Nixing the News, and Farewell Facebook
Some of the more interesting articles on Matt Cutts's blog is his 30 day self-challenges. He wrote on March 15, 2012 that he decided to cut the news out of his daily routine for 30 days.
In March 2012, I decided to avoid reading, watching, or hearing the news. This was motivated by a TED University talk from TED 2011. The speaker said that he had cut all news out of his daily life. He figured that if something important happened, a friend or taxi driver would mention it to him. The philosophy is simple: lots of news is sensationalized or depressing, you can't do much about it anyway, and it takes up a fair amount of your mental cycles.
I decided to do the same. I started on March 15. Now that it's been a month, I don't think I'm going to go back.
I read a lot of RSS feeds each day. The problem is that most of the news sites I subscribe to are echo chambers. They all repeat each other. Although skipping repeats doesn't take much time, they do add up, especially on Monday. Generally, I don't sit still long enough on the weekend to read newsfeeds on the weekend. On Mondays, it started taking me over 3 hours to read everything. The majority of it was the flavor-of-the-week type of of article which I don't usually care about. So, I culled all my news subscriptions.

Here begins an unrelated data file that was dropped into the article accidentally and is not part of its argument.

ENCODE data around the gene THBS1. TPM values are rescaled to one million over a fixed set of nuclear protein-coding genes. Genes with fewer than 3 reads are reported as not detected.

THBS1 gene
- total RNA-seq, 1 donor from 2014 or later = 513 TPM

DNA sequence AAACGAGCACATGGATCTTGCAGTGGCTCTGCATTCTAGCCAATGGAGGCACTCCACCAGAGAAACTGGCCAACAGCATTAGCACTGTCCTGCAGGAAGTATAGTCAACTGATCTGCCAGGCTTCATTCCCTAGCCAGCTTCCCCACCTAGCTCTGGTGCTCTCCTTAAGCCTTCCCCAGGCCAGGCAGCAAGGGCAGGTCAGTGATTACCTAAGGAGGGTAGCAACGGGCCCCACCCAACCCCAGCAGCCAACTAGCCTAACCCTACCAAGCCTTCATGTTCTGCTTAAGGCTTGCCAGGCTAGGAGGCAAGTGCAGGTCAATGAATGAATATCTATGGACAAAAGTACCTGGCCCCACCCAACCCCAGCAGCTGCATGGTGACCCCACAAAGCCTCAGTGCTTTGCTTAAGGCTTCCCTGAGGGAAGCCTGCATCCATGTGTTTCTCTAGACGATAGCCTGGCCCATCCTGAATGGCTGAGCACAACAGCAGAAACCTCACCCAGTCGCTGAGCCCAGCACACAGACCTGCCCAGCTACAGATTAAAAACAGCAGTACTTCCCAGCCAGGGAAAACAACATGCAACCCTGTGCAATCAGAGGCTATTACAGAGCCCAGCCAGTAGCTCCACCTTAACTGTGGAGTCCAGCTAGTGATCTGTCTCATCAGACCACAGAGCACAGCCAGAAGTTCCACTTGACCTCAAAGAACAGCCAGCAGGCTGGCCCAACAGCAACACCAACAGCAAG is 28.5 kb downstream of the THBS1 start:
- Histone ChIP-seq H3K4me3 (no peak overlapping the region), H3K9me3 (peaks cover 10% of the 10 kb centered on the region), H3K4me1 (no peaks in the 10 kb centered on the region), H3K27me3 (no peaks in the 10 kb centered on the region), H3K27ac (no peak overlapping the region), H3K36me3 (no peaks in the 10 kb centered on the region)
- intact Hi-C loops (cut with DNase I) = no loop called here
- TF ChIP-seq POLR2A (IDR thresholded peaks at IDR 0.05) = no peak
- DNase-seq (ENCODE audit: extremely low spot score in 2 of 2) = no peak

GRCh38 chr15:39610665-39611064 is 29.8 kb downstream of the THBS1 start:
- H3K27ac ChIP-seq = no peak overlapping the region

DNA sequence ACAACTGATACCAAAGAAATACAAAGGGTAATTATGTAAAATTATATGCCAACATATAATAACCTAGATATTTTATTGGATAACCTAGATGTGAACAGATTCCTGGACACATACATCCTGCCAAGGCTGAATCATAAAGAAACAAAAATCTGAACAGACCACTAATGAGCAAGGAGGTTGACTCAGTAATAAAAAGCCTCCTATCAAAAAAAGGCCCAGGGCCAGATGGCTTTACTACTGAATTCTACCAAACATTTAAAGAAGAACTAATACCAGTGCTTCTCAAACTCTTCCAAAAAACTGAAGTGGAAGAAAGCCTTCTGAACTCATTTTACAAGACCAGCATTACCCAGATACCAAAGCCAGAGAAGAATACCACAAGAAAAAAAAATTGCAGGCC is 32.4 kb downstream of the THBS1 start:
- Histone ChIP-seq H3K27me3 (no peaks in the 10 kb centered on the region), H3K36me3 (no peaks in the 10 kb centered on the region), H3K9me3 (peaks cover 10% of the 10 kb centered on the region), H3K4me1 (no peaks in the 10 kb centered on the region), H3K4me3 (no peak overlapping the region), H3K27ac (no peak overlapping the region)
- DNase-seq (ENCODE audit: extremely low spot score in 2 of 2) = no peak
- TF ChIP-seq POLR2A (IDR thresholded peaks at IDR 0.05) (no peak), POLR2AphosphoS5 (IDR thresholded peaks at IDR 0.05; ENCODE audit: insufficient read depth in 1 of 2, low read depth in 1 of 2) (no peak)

I feel a lot more productive. I'm actually doing something with my time rather than reading people's guesses as to what will be in the new Batman movie. Also, anything truly important news usually comes up somewhere in my Twitter feed, so I'm not completely detached from the world's recent events.
I kind of like the idea of a 30-day challenge. So, I already started my next one: Facebook.
I've been intending to close my Facebook account for years. I barely ever use Facebook. When I do, I usually get irritated and close it pretty quickly. I have more people hidden than visible. Facebook "games" and quizzes are like zombies; no matter how many I kill, there are more lurking, waiting to get me when I think I'm finally safe.
My only reason for keeping my account was that Facebook seems to be how everybody shares photos now. I looked in my photo folder and realized that I haven't saved a picture from Facebook in years. I always have my camera with me, so I have my own pictures. With my only reason gone, I don't need Facebook. Good riddance.
In 30 days, I have a feeling I'm not going to go back to this one, either.